# Solving Valid Parentheses I

## shows how the JS engine gives errors on bad brackets...

Photo by Cesar Carlevarino Aragon on Unsplash

Valid Parentheses I is a classic coding problem that requires checking whether a given string of parentheses is valid or not.

Valid Parentheses is an important question because it tests a fundamental skill in programming: the ability to implement data structures and algorithms to solve problems. It requires the use of a stack data structure and a simple algorithm to check if a string of parentheses is valid or not.

### The Premise

Given a string containing just the characters '(', ')', '{', '}', '[' and ']', determine if the input string is valid. An input string is valid if:

Open brackets must be closed by the same type of brackets.

Open brackets must be closed in the correct order.

### Noob Solution

One intuitive solution to this problem is to use a stack data structure to keep track of the opening brackets. We can iterate through the string, and if we encounter an opening bracket, we push it onto the stack. If we encounter a closing bracket, we pop the top element from the stack and check if it matches the corresponding opening bracket. If it does not match, the string is not valid. If we reach the end of the string and the stack is empty, the string is valid.

Here is the less optimized code:

In JS:

```
const isValid = (s) => {
const stack = [];
for (let i = 0; i < s.length; i++) {
if (s[i] === '(' || s[i] === '{' || s[i] === '[') {
stack.push(s[i]);
} else {
const top = stack.pop();
if ((s[i] === ')' && top !== '(') || (s[i] === '}' && top !== '{') || (s[i] === ']' && top !== '[')) {
return false;
}
}
}
return stack.length === 0;
}
```

In Python:

```
def isValid(s):
stack = []
for char in s:
if char == '(' or char == '{' or char == '[':
stack.append(char)
else:
if not stack:
return False
top = stack.pop()
if (char == ')' and top != '(') or (char == '}' and top != '{') or (char == ']' and top != '['):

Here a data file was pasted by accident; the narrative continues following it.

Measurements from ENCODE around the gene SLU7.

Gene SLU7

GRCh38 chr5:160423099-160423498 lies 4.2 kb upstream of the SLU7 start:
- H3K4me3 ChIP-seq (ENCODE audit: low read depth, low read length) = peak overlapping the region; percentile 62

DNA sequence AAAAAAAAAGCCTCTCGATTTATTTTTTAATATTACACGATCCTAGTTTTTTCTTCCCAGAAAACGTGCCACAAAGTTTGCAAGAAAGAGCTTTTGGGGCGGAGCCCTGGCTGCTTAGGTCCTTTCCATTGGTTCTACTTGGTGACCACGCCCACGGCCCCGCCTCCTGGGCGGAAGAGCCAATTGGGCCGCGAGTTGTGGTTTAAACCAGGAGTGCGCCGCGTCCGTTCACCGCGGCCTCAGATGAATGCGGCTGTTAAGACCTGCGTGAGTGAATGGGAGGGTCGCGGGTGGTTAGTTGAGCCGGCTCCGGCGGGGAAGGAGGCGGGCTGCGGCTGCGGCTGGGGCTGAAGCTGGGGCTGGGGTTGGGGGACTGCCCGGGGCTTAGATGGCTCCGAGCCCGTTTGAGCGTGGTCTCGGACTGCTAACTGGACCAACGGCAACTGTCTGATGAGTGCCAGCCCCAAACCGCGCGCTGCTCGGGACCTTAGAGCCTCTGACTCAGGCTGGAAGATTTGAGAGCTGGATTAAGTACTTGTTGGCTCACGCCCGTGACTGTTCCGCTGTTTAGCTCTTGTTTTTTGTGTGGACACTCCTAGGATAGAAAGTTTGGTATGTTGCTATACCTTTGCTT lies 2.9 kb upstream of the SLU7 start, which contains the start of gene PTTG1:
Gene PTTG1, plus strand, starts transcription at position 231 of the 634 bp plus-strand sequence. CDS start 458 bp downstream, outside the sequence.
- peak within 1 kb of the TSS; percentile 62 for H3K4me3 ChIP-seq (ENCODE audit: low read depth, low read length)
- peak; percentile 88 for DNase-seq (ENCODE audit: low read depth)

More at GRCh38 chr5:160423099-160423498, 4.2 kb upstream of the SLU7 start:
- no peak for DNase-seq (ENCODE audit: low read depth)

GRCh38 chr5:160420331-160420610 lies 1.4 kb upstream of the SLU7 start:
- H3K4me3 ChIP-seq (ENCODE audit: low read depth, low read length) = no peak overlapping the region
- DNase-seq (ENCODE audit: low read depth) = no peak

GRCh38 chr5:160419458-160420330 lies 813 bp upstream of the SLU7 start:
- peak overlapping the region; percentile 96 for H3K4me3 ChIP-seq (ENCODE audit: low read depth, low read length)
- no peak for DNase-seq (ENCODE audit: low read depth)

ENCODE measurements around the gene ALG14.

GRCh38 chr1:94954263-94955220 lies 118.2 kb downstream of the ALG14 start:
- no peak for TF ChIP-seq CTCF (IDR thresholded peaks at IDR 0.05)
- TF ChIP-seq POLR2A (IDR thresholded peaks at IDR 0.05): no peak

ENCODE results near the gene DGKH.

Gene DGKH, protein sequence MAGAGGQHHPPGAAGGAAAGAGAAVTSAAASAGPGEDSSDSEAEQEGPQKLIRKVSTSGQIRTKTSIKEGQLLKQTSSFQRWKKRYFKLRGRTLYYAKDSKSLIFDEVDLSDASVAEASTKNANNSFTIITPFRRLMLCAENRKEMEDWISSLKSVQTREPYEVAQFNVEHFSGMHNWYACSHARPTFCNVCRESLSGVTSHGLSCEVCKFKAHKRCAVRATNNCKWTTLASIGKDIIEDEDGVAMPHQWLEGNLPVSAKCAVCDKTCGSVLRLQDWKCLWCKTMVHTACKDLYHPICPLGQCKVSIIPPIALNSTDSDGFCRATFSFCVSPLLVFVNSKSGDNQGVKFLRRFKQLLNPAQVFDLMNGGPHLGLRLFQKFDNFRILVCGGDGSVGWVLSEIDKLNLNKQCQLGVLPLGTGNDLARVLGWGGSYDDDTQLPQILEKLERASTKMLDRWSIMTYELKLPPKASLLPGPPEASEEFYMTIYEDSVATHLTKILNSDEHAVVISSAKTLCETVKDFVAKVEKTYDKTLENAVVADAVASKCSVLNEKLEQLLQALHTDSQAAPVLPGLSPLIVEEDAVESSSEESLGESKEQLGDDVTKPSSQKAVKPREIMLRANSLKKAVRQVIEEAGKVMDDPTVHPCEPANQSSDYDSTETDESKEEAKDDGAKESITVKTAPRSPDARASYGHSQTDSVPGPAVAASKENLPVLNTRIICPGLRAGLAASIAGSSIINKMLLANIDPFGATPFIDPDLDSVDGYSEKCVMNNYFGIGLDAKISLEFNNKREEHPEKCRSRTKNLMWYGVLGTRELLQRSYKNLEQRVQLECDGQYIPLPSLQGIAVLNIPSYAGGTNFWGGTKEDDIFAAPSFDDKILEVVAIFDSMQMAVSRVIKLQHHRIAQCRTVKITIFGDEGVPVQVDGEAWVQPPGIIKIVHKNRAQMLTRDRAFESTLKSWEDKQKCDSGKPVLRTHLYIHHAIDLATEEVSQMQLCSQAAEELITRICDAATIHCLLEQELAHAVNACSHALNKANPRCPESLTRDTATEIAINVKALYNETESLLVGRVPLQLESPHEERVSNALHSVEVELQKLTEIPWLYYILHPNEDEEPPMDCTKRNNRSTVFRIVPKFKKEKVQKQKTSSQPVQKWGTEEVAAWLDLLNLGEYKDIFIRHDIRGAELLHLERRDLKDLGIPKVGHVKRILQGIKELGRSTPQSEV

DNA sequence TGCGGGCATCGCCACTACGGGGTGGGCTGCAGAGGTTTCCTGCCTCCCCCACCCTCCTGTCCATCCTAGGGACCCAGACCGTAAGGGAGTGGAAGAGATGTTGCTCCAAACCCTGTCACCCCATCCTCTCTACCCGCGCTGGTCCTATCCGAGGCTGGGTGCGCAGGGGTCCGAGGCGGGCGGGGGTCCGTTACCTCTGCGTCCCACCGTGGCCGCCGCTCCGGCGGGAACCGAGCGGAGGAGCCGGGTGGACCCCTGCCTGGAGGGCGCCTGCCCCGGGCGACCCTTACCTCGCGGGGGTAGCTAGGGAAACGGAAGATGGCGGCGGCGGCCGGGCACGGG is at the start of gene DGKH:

return False
return len(stack) == 0
```

The main difference is that in Python, we use `len(stack)`

instead of `stack.length`

to get the size of the stack. We also use `char`

instead of `s[i]`

to get the current character in the string.

### Pro Solution

The less optimized solution has a time complexity of O(n), where n is the length of the string. This is because we need to iterate through the entire string once to check if it is valid.

We can optimize this solution by using a hash map to store the corresponding closing brackets for each opening bracket. This way, we can avoid using multiple if statements to check if the closing bracket matches the opening bracket. We can also use a Set to store the opening brackets to make the code more concise.

Here is the more optimized code:

In JS:

```
const isValid = (s) => {
const stack = [];
const map = {
'(': ')',
'{': '}',
'[': ']'
};
const openings = new Set(['(', '{', '[']);
for (let i = 0; i < s.length; i++) {
if (openings.has(s[i])) {
stack.push(s[i]);
} else {
const top = stack.pop();
if (map[top] !== s[i]) {
return false;
}
}
}
return stack.length === 0;
}
```

In Python:

```
def isValid(s: str) -> bool:
stack = []
mapping = {
'(': ')',
'{': '}',
'[': ']'
}
openings = set(['(', '{', '['])
for char in s:
if char in openings:
stack.append(char)
else:
if not stack or mapping[stack.pop()] != char:
return False
return not stack
```

The optimized solution has the same time complexity of O(n), but it is more concise and efficient.

### Conclusion

This question is often asked in technical interviews for software engineering positions because it tests multiple skills at once, including problem-solving, algorithm design, and coding proficiency. It also requires a solid understanding of data structures and how to implement them in code.

In addition, Valid Parentheses I is a common problem that appears in coding competitions and coding challenges. Being able to solve this problem quickly and efficiently can improve a programmer's coding skills and problem-solving abilities.